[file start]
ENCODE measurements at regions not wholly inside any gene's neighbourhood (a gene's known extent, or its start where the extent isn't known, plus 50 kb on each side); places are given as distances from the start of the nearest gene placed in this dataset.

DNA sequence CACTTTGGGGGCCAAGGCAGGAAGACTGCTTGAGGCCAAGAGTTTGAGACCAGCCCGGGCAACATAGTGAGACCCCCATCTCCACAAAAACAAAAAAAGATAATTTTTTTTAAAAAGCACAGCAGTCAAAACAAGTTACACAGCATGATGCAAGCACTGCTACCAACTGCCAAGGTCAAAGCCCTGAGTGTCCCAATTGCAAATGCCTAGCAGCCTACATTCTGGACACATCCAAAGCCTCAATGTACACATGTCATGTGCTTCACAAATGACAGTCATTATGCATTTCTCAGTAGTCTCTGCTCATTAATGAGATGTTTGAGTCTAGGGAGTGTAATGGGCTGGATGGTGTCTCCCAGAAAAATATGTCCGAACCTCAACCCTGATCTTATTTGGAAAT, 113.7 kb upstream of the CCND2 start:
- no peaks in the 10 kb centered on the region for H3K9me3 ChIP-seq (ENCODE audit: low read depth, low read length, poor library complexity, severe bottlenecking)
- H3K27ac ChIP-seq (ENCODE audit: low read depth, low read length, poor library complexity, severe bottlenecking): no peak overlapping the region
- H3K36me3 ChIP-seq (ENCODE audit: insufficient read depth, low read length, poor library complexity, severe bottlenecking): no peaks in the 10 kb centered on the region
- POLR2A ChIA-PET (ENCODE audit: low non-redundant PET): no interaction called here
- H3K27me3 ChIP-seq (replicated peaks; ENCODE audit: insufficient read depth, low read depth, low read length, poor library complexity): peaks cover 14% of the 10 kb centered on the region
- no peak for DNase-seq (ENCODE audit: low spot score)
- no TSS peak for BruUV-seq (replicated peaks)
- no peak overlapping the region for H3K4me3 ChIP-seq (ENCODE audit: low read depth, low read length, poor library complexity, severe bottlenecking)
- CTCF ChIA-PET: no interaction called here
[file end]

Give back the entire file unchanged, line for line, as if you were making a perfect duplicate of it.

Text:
ENCODE measurements at regions not wholly inside any gene's neighbourhood (a gene's known extent, or its start where the extent isn't known, plus 50 kb on each side); places are given as distances from the start of the nearest gene placed in this dataset.

DNA sequence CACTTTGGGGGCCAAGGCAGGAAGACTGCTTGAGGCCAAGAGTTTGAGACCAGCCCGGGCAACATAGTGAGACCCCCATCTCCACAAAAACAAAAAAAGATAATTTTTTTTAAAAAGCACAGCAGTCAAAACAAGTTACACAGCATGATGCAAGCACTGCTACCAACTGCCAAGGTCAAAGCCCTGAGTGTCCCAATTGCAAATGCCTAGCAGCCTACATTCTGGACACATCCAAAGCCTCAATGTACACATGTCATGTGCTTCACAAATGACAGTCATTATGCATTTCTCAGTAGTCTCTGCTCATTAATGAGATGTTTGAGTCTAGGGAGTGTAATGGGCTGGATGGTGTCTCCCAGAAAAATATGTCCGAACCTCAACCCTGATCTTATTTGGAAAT, 113.7 kb upstream of the CCND2 start:
- no peaks in the 10 kb centered on the region for H3K9me3 ChIP-seq (ENCODE audit: low read depth, low read length, poor library complexity, severe bottlenecking)
- H3K27ac ChIP-seq (ENCODE audit: low read depth, low read length, poor library complexity, severe bottlenecking): no peak overlapping the region
- H3K36me3 ChIP-seq (ENCODE audit: insufficient read depth, low read length, poor library complexity, severe bottlenecking): no peaks in the 10 kb centered on the region
- POLR2A ChIA-PET (ENCODE audit: low non-redundant PET): no interaction called here
- H3K27me3 ChIP-seq (replicated peaks; ENCODE audit: insufficient read depth, low read depth, low read length, poor library complexity): peaks cover 14% of the 10 kb centered on the region
- no peak for DNase-seq (ENCODE audit: low spot score)
- no TSS peak for BruUV-seq (replicated peaks)
- no peak overlapping the region for H3K4me3 ChIP-seq (ENCODE audit: low read depth, low read length, poor library complexity, severe bottlenecking)
- CTCF ChIA-PET: no interaction called here